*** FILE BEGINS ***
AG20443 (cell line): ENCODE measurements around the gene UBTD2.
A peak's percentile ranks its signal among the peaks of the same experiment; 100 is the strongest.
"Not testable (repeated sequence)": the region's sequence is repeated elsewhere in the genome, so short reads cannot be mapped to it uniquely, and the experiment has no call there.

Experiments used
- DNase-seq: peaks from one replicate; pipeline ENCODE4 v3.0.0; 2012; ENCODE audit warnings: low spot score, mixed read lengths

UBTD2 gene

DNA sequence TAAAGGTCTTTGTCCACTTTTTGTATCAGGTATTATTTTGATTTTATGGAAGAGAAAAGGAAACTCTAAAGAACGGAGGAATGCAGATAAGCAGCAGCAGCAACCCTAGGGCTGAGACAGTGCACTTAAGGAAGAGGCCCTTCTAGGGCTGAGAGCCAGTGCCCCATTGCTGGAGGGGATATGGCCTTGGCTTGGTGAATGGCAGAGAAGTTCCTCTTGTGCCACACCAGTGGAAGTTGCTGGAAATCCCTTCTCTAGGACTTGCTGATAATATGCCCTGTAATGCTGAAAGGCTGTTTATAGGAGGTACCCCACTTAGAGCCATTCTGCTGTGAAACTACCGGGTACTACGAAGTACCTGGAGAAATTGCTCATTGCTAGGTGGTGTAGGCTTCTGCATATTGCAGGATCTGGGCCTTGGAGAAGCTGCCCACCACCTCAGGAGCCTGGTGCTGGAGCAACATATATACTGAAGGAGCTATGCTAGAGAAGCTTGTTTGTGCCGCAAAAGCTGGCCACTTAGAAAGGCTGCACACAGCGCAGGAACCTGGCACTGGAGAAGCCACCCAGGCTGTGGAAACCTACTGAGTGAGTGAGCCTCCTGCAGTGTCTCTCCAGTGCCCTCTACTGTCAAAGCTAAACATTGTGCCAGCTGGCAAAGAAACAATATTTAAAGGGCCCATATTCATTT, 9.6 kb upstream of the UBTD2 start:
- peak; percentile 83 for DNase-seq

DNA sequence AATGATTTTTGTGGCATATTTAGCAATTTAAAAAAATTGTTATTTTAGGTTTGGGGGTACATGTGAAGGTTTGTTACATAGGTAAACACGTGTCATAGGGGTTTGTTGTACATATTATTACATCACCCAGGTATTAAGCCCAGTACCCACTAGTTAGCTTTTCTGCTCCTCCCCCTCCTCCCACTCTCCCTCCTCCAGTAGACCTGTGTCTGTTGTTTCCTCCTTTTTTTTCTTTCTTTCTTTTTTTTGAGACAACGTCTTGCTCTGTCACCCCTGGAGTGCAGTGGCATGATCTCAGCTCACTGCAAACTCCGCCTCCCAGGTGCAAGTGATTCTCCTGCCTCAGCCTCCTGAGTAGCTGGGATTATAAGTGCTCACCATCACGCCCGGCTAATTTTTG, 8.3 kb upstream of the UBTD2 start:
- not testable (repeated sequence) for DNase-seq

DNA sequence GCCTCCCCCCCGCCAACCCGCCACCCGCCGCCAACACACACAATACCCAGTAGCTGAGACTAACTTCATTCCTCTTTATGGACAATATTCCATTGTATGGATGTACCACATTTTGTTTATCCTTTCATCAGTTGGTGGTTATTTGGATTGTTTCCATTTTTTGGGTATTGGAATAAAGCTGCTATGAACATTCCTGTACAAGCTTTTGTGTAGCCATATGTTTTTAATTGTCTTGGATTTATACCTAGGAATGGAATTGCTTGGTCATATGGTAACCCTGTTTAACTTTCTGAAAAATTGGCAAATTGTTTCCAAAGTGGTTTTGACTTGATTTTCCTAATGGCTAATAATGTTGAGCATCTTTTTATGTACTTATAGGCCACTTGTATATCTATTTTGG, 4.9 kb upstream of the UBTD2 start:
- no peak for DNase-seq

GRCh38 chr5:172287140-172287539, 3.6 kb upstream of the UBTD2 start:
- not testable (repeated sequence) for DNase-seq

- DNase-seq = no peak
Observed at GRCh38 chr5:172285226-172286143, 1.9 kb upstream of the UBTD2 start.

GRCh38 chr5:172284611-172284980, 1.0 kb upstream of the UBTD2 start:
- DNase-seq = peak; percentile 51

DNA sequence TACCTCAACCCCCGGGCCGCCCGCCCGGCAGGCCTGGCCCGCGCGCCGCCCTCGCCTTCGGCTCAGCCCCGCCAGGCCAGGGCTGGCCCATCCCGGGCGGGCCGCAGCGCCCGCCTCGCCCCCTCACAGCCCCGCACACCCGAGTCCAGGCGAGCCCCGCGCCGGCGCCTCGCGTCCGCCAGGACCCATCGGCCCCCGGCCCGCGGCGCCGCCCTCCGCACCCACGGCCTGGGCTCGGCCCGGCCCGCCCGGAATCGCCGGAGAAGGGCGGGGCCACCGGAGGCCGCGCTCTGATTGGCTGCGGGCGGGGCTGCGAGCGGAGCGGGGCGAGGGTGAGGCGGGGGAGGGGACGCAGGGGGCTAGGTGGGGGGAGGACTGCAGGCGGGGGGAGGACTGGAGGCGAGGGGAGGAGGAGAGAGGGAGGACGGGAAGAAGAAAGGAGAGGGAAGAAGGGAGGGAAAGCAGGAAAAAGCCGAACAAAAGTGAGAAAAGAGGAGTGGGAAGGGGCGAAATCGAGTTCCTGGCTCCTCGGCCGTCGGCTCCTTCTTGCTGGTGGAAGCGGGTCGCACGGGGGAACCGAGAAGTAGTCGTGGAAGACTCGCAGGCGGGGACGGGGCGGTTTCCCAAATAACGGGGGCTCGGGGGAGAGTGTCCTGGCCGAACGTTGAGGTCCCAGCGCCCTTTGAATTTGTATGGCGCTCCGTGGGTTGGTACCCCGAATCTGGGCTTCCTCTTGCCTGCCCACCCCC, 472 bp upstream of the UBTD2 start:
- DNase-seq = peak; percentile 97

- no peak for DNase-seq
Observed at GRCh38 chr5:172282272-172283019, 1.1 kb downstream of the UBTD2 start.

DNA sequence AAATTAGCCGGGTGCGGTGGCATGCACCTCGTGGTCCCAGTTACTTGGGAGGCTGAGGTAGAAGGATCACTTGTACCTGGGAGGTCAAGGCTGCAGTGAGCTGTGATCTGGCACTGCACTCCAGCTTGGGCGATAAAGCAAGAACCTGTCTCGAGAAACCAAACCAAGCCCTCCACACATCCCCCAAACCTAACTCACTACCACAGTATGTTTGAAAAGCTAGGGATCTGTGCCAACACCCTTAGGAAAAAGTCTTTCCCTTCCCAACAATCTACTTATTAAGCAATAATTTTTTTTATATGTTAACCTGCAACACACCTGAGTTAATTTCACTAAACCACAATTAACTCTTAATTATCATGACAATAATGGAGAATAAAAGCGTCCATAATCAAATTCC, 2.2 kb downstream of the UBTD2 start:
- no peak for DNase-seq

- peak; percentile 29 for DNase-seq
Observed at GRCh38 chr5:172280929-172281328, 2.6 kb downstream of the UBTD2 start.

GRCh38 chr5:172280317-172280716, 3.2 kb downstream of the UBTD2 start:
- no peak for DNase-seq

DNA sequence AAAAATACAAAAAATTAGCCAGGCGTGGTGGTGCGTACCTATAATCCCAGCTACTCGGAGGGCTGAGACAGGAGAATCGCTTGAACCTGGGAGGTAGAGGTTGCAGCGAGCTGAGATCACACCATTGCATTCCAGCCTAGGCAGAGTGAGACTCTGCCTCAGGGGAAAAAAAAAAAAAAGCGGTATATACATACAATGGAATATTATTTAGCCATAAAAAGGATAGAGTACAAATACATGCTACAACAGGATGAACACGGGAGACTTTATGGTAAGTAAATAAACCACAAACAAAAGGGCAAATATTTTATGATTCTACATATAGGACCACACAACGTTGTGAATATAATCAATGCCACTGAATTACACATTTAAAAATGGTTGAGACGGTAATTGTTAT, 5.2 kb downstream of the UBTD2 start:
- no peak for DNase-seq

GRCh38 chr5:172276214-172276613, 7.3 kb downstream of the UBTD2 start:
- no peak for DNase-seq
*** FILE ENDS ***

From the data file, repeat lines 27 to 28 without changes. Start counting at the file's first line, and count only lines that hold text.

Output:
GRCh38 chr5:172280317-172280716, 3.2 kb downstream of the UBTD2 start:
- no peak for DNase-seq